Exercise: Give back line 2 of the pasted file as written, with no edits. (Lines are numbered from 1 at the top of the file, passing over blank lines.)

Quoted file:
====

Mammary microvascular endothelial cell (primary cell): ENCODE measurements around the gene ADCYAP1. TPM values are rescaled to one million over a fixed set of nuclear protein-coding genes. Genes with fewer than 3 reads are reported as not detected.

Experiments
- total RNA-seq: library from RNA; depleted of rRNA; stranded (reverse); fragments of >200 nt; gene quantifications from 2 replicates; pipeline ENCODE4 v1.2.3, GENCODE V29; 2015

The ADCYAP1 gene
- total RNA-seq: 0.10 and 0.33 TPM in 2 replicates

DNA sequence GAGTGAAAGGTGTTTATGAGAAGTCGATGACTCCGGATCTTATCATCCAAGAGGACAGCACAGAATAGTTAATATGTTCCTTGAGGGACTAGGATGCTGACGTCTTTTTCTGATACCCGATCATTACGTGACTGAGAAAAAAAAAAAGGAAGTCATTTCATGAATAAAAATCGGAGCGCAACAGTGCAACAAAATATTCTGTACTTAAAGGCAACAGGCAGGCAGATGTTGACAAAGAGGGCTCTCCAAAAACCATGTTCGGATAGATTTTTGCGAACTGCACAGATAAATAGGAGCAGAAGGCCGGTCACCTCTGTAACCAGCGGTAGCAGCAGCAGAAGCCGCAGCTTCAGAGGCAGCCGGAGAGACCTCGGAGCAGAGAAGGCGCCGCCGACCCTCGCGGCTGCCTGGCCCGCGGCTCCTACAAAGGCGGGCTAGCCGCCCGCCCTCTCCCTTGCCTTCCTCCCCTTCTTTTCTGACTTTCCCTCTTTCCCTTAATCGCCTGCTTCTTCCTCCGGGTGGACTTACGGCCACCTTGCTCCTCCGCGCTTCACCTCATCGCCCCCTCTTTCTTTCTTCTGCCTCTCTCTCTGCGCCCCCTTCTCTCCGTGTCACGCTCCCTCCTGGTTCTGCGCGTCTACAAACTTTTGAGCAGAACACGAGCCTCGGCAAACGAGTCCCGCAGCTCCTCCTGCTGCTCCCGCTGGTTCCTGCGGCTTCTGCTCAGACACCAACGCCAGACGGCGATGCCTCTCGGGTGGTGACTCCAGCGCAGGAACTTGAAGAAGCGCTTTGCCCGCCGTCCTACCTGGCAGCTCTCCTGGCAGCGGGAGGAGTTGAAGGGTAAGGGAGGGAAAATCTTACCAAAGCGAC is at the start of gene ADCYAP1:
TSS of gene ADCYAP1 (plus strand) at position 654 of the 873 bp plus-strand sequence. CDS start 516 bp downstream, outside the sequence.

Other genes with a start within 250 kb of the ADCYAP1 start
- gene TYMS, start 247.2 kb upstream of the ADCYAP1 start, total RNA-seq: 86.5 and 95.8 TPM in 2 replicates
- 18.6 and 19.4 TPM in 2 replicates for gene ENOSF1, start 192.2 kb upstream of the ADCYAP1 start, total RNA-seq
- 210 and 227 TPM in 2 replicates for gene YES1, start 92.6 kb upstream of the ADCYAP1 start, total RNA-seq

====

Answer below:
Experiments